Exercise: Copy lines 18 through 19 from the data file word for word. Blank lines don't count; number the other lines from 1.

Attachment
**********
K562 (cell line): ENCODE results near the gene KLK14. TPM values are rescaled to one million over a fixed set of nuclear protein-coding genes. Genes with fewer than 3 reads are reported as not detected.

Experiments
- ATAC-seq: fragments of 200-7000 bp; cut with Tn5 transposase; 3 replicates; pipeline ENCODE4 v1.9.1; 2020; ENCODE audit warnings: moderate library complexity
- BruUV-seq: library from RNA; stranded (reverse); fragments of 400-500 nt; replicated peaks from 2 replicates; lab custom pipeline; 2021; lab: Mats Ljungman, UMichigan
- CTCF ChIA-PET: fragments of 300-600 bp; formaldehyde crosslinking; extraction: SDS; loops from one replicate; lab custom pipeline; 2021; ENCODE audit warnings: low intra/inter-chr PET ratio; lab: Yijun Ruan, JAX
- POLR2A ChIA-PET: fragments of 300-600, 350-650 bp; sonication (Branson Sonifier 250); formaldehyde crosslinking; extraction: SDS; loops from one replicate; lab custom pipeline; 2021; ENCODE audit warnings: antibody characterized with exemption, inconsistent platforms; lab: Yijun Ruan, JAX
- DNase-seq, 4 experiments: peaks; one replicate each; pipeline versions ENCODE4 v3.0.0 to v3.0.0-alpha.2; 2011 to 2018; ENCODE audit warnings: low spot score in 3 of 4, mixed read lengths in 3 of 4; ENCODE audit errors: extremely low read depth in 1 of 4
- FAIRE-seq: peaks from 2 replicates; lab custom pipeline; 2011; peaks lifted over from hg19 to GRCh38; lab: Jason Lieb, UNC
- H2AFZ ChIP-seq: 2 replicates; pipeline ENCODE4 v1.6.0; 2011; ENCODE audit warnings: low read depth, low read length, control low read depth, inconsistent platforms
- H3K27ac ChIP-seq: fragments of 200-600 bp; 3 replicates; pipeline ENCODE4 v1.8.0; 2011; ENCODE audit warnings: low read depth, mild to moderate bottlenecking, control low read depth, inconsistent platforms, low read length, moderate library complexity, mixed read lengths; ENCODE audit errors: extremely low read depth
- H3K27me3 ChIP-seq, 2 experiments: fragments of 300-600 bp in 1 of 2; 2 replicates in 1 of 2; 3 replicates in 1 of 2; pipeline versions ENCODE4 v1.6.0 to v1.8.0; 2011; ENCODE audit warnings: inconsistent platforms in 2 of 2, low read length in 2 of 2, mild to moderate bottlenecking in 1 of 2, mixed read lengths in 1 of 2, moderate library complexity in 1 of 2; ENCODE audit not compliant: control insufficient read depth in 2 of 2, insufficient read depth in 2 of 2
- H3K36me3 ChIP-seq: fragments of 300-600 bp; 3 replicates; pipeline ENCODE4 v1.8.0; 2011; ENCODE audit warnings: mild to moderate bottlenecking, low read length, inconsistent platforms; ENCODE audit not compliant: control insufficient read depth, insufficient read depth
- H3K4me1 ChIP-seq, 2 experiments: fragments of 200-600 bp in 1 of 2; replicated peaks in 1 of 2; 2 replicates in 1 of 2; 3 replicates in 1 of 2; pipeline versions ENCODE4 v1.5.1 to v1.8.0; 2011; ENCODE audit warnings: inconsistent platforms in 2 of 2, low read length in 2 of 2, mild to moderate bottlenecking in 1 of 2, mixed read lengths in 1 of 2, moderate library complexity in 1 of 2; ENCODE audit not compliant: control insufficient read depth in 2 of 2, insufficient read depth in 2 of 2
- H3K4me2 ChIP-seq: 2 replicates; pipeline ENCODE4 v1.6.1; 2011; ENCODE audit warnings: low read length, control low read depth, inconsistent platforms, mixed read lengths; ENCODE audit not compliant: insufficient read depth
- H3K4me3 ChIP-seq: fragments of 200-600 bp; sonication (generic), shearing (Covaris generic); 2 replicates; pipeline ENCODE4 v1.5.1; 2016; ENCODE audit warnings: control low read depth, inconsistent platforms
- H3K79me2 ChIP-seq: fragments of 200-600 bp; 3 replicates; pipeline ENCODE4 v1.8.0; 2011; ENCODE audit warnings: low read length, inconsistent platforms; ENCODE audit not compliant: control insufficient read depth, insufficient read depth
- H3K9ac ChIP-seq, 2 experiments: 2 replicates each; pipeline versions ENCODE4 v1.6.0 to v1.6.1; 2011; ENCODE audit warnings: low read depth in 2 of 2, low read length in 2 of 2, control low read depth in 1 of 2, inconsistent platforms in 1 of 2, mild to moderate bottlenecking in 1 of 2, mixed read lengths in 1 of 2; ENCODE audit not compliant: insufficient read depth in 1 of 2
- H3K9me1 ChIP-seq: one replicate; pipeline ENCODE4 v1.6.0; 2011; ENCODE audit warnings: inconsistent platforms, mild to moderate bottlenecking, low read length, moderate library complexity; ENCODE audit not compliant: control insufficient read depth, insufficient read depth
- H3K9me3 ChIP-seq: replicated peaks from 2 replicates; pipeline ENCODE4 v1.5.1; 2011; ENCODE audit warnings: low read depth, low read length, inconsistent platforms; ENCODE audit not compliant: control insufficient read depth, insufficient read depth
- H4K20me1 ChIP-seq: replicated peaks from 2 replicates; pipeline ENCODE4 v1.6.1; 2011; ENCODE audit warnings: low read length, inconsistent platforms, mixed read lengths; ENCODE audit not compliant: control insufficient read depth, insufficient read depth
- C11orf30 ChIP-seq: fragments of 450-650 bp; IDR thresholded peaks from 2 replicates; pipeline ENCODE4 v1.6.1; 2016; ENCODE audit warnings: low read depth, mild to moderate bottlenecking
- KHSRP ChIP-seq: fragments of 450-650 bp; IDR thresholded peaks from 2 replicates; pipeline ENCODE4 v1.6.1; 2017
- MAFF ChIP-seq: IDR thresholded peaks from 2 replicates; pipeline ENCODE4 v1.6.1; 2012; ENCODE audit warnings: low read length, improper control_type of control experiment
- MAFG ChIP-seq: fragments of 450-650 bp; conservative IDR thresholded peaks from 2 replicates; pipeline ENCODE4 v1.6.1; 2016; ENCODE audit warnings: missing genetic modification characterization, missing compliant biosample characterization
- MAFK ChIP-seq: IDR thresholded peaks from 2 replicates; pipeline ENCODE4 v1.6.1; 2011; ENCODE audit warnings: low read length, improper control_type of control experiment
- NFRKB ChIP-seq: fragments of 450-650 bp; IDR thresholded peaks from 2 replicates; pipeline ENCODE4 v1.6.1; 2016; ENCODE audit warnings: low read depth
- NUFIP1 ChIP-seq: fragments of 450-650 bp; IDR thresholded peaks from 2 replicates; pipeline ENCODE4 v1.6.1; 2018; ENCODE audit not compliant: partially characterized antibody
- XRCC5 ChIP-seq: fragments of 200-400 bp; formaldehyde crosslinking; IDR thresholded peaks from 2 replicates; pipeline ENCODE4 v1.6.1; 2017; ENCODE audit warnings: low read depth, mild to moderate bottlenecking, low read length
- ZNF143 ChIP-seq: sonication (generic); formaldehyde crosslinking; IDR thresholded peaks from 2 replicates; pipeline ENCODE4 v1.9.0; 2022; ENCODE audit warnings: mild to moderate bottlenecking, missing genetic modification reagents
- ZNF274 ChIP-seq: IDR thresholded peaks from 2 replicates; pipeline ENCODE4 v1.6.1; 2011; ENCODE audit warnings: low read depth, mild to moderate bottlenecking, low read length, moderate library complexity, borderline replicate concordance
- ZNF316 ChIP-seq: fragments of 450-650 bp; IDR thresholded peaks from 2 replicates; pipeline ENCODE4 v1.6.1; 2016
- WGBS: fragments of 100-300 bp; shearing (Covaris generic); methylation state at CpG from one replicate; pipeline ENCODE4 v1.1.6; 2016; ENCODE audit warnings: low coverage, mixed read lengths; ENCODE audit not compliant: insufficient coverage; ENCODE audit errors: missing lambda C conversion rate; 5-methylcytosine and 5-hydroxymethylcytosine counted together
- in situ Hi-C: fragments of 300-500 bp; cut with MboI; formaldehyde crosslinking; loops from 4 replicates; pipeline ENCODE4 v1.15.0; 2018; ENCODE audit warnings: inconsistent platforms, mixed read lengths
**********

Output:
- H3K9me1 ChIP-seq: one replicate; pipeline ENCODE4 v1.6.0; 2011; ENCODE audit warnings: inconsistent platforms, mild to moderate bottlenecking, low read length, moderate library complexity; ENCODE audit not compliant: control insufficient read depth, insufficient read depth
- H3K9me3 ChIP-seq: replicated peaks from 2 replicates; pipeline ENCODE4 v1.5.1; 2011; ENCODE audit warnings: low read depth, low read length, inconsistent platforms; ENCODE audit not compliant: control insufficient read depth, insufficient read depth